One summer I worked in a car parts factory on the outskirts of town. Close to the Detroit border, our town was booming with new factories supplying car parts to the American companies from the sweat of their good Canadian neighbours and we were more than happy to oblige. I was about seventeen and was responsible for putting shiny new bumpers into plastic bags and moving them along the conveyor belt. I wondered how many parts the factory supplied given this was a mere one insignificant portion of a whole car, but I didn’t have time to ponder the complexities of building an entire shiny vehicle. I was a fill-in for someone who had called in sick. I don’t really remember how I got the job exactly, just that I had to be there from eight in the morning until five in the afternoon with a half hour lunch and two fifteen minute breaks.
My first day on the floor I was shown the conveyor line. Glittery new bumpers hung from the ceiling and were floating by. I was to grab one, inspect for scratches, put it into a large plastic bag and hang it back on the line. Easy-peazy…I guess. I started in and my hands instantly became scratched along the edges of the bumpers. I was thrown a pair of work gloves and started again. One guy noticed my two left hands and my slow ambling at getting the bumpers into the plastic bags. Instead of berating or calling me down, he stepped beside me and helped me out. He never said a word. Just made it look easy and showed me a tip about inspecting the bumpers at a quicker pace. He couldn’t have been more than twenty himself. I was grateful for the lack of conversation at my obvious awkwardness.
I ate my lunch outside with some of the women from the factory. They were older, some married and had kids. I must have looked green and pretty shiny myself, still in high school and dumber than the bumpers I put into the plastic bags. They wore kerchiefs around their hair and wore bland uniforms, some stained with paint from the bumpers. Their hands looked rough from handling car parts all day and they smoked their cigarettes while eating sandwiches. They didn’t seem to mind the quick pace of the factory or that their lives were so regulated by a boss that neither knew them nor acknowledged their presence. They just seemed content to be working. The young man that had given me a hand on the line came out for a cigarette. ‘You’ll get used to it’, he said. ‘Don’t worry about being slow right now. It’s better to check for scratches and be right, than to be quick’, he assured me. I felt better after that little pep talk. The women continued to eye me with long suspicious looks and mocked disdain, wondering how I got into a factory job so quickly with no union ties and no family around the business. I wondered that myself, I told them. Just lucky, I guess. We all headed back in to get back to our lines.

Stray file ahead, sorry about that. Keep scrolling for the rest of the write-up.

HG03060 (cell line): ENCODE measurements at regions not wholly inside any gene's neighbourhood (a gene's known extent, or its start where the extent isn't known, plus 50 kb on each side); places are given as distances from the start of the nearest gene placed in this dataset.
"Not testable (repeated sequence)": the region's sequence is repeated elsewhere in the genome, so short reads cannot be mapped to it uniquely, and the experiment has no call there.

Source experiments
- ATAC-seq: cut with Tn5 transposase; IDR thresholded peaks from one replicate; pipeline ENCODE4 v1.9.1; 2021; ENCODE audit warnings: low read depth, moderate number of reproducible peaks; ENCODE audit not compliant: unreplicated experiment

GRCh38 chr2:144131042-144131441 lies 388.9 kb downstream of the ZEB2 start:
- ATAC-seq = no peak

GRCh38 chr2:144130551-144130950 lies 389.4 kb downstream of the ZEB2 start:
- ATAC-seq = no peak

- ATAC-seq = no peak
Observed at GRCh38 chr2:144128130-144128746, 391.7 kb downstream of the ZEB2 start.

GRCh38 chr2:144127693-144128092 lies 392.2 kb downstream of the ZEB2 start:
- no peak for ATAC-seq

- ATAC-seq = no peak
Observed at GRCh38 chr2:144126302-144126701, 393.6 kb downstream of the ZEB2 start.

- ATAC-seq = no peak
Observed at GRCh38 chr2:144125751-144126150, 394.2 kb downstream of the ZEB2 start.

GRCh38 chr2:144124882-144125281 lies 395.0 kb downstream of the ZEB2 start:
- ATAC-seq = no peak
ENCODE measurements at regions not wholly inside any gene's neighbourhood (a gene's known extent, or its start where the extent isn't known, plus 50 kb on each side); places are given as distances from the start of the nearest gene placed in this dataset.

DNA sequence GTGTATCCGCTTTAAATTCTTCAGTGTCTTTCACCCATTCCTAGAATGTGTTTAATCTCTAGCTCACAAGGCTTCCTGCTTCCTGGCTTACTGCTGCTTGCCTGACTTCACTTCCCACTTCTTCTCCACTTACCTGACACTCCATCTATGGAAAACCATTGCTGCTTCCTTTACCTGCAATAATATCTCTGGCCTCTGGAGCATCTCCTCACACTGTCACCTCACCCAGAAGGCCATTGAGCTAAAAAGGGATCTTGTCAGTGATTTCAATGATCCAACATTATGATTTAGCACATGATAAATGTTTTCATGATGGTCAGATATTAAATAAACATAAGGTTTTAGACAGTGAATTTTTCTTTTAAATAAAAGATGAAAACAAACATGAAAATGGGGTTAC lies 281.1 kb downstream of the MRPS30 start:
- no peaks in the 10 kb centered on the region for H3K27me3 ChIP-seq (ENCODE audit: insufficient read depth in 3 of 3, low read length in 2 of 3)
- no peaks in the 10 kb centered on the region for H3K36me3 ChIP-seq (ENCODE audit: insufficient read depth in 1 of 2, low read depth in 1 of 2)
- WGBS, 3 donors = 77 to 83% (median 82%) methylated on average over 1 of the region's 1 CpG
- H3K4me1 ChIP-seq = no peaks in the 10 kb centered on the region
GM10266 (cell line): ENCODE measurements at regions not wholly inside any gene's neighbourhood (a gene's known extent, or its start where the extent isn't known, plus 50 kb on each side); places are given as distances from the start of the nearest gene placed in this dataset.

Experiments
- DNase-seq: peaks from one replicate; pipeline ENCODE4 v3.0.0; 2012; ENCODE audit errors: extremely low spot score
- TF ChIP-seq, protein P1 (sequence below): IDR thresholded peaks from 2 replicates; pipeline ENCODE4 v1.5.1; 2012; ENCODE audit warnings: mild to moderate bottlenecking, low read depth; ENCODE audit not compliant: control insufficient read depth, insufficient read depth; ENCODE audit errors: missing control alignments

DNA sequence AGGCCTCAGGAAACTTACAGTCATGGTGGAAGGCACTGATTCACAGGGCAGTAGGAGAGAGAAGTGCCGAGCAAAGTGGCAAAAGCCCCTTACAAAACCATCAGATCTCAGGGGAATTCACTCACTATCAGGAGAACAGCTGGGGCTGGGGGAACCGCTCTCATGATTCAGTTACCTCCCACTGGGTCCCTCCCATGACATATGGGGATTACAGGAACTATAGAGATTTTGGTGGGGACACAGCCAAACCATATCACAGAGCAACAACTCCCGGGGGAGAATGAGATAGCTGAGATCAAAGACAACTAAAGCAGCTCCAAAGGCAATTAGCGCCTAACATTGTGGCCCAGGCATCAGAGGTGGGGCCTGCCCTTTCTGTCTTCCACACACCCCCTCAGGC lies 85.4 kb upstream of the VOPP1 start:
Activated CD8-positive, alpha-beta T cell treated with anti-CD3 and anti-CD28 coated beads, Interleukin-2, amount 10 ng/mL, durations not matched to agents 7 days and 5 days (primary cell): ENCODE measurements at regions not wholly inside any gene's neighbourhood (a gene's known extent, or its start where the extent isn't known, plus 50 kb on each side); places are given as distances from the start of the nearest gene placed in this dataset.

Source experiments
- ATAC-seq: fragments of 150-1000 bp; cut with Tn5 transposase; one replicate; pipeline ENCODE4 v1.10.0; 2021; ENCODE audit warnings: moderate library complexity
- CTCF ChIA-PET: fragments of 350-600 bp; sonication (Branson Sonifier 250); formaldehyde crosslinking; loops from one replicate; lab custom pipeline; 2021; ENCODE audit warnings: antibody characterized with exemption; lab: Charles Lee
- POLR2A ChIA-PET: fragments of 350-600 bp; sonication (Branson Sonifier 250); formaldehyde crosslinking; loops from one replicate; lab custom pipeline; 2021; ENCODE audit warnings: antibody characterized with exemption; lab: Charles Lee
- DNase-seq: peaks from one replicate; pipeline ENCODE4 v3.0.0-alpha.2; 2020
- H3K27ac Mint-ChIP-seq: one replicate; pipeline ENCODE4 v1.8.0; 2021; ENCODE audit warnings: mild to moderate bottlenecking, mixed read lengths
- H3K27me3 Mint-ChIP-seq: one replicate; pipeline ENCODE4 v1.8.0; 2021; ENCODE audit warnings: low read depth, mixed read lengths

My luck was short-lived. I was told after my shift the following day the person I was replacing was coming back. ‘Thanks for filling in, but we’re okay now. We will call you if we need you again.’ That never happened. I learned a few things about my very short time in a factory. I felt awkward and slow and the name Norma Rae was what every woman was whispering around the factory floor. Work that was repetitive, extremely fast paced and one that demanded strong arms, hands and a quick eye cemented my belief that I was no factory girl. Norma Rae would have to live on without me.
I suppose had maturity and desperation been on my side, I could have made a more valiant effort in sustaining what little employment was offered to me, but my heart wasn’t in it. At seventeen, a factory was not where I wanted to be. I think that summer I moved on to becoming a waitress/counter person girl at a local restaurant. It proved to be more my speed, although my awkwardness would rear its ugly head at the worst times. I almost dropped a pizza on a table of customers and a freshly brewed pot of coffee inexplicably ended up on the floor…but, the tips were okay despite my clumsiness and I didn’t have to worry about scratched bumpers….and no, I did not suffer any bruised chins. Thanks.